Parents, educators, school leaders and members of the public flood the steps of the Nebraska State Capitol in support of public schools and against an “Opportunity Scholarships” measure on April 29, 2023, in Lincoln, Neb. (Zach Wendling/Nebraska Examiner)
Editor’s note: This article has been updated with additional comment.
LINCOLN — The Lincoln-based think tank OpenSky Policy Institute released a poll Thursday showing that 55% of respondents would vote to repeal a new state law that diverts state tax payments to groups providing private and parochial school scholarships.
The telephone/text message poll of 600 likely voters was done May 31 to June 1 by a Washington, D.C., polling firm, Lake Research Partners. The margin of error was plus or minus 4%.
In the polling, 47% of respondents “strongly” backed repeal, compared to 37% who expressed any level of support to vote to retain the legislation.
The polling should be welcome news for those backing an effort to repeal Legislative Bill 753, the Opportunity Scholarships Act, via a voter referendum. They have long maintained that Nebraskans do not support diverting public funds to private schools.
Rebecca Firestone, executive director of OpenSky, said the polling also showed that Nebraskans would rather see increased investments in vocational and career training programs for educators and addressing the shortage of teachers instead of a $25 million outlay for tax credits for private school scholarships.
“Voters overwhelmingly said those should be the priorities for spending tax dollars for education in Nebraska,” Firestone said in a press release.
But a leading supporter of Opportunity Scholarships, State Sen. Lou Ann Linehan, took issue with the polling, including poll questions stating that the law reduces funding for public education.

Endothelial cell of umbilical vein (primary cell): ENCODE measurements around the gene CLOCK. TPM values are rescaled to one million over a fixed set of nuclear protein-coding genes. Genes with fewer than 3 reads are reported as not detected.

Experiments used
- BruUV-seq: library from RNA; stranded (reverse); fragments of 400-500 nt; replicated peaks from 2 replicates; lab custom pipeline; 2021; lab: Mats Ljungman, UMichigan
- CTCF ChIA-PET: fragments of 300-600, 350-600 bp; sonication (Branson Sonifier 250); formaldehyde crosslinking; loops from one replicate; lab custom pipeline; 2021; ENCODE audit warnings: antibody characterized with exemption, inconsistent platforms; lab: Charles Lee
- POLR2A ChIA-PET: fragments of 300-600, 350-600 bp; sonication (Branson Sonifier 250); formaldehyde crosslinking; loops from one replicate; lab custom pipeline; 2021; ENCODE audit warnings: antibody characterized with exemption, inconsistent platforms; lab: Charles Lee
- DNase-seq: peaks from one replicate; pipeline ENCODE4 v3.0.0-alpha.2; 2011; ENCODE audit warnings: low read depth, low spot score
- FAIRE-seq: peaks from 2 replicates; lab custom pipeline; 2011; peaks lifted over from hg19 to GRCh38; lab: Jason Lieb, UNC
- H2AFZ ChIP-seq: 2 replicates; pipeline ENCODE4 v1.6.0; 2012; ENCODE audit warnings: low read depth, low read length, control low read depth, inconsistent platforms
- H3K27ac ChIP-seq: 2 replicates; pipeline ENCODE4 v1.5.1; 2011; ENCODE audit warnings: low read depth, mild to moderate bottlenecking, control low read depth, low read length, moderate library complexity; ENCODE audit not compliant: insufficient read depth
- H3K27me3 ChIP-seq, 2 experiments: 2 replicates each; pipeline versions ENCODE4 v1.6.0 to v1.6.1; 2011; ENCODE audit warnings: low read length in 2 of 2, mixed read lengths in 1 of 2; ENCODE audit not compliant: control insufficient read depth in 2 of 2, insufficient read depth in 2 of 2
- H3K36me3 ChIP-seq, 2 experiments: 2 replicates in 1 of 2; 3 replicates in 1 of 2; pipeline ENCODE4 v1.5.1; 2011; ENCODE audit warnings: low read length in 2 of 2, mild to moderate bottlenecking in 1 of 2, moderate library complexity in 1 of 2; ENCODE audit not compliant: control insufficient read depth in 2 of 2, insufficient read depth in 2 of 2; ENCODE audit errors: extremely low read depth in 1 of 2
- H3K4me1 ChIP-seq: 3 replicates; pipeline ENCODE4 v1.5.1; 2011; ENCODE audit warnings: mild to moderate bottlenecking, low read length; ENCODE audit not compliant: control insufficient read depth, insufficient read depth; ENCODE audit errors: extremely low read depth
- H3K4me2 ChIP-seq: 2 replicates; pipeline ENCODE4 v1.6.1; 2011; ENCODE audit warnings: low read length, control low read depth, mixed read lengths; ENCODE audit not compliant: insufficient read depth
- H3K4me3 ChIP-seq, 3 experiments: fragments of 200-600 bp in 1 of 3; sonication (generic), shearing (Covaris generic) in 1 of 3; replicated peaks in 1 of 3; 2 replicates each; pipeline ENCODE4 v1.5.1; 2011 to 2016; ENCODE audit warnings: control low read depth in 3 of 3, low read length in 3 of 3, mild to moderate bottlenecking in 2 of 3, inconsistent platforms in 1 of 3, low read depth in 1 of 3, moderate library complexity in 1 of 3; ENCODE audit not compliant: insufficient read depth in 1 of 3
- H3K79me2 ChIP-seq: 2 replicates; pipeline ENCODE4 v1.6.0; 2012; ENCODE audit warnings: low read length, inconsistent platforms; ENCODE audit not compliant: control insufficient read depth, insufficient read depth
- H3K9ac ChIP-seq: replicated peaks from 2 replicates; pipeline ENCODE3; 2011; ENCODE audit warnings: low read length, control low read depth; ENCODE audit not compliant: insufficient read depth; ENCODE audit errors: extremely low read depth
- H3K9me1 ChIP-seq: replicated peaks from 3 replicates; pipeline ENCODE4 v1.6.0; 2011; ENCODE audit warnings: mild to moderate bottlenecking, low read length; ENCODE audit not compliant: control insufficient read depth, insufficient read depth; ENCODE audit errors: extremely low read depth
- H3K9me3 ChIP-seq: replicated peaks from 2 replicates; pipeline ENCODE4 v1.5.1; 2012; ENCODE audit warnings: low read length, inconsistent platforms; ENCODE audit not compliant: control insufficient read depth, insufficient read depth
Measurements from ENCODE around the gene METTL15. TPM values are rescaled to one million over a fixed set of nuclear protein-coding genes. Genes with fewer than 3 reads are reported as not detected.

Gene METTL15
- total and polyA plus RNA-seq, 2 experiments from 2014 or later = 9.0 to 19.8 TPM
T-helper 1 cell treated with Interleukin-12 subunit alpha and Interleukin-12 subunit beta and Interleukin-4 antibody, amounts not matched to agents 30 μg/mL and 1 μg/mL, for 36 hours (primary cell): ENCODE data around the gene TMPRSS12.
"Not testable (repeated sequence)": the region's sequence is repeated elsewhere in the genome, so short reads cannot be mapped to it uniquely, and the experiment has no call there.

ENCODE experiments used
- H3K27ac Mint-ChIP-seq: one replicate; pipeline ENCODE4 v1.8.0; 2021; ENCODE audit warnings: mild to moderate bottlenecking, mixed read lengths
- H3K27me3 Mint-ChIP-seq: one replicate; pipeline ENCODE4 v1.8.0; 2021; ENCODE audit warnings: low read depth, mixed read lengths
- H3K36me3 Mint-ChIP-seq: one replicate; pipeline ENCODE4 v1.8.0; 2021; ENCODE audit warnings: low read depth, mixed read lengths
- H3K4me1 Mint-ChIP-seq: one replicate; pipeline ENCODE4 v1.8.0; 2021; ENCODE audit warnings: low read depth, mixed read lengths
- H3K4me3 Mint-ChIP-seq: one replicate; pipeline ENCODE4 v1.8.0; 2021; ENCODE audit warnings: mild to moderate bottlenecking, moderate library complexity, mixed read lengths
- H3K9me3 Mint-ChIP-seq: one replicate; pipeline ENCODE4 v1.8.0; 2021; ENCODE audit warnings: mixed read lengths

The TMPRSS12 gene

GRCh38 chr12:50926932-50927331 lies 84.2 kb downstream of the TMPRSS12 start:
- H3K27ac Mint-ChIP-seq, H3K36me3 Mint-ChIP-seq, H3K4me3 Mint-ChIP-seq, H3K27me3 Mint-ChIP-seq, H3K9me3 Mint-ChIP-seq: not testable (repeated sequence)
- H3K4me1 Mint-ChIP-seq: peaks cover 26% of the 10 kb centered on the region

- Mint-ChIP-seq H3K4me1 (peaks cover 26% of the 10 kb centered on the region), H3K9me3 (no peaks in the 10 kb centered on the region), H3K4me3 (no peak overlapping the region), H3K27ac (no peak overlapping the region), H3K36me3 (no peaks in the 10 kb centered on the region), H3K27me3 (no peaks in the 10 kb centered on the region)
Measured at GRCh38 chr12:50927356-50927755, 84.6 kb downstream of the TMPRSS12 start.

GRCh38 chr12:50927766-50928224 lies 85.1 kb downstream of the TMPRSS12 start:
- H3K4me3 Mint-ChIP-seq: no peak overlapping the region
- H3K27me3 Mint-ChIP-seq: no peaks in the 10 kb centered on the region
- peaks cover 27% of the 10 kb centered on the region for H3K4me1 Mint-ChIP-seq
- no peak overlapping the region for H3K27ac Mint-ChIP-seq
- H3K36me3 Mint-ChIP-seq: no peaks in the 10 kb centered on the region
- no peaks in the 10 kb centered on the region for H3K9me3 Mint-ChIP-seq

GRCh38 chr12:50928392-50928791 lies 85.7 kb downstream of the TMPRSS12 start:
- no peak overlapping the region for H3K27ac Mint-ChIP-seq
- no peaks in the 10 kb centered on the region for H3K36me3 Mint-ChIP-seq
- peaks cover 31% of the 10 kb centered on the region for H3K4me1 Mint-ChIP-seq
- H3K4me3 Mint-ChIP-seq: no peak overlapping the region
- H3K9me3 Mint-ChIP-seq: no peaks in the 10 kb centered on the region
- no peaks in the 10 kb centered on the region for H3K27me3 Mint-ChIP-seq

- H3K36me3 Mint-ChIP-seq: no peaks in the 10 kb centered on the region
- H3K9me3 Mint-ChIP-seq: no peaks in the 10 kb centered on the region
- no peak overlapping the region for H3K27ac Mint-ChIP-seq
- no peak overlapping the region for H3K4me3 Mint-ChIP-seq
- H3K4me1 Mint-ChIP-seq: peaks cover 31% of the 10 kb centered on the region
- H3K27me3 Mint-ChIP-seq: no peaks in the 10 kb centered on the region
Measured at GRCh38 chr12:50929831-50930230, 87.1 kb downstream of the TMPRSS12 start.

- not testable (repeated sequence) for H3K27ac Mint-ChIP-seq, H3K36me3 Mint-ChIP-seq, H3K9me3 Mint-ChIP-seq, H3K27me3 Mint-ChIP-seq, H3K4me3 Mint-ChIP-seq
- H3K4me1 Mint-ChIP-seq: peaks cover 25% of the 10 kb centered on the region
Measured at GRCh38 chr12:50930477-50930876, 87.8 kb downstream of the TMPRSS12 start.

Linehan said that’s not true given that state funding for public education was increased by $1.3 billion this year.
“If they really wanted an honest poll, why not read the wording of the petition?” she asked.
A group called “Support Our Schools Nebraska,” led by the state teachers union, is currently gathering signatures to place a referendum on the law on the 2024 ballot.
OpenSky is among those supporting the repeal. The organization contributed nearly $55,000 in funds and staff time to Support Our Schools, according to its most recent state political spending report.
The Opportunity Scholarships Act allow donors to devote up to half of their state income tax payments to organizations that grant scholarships for students to attend private or parochial schools. LB 753 initially caps the total of yearly tax breaks at $25 million, but it could rise to $100 million a year if the funding is fully utilized.
Firestone said that OpenSky, which studies state spending, has consistently opposed private school tax credit proposals such as LB 753.
She said that diverting state tax funds to private and parochial school scholarships takes away general funds that could go to public schools or other state priorities, such as highways or affordable housing.
Supporters of LB 753, which include Gov. Jim Pillen, have said it is unfair that lower income families do not have the same opportunity financially to send their kids to private schools as do more wealthy families.
They maintain that public school advocates are “short-sighted” in their complaints about losing funds in a year when state lawmakers approved a $300 million increase in public school funding and Pillen established a $1 billion “education future fund” for schools.
Linehan added the she was able to get bills passed in the last two sessions that provide student loan forgiveness and bonuses for new teachers, as well as grants for additional teacher training.
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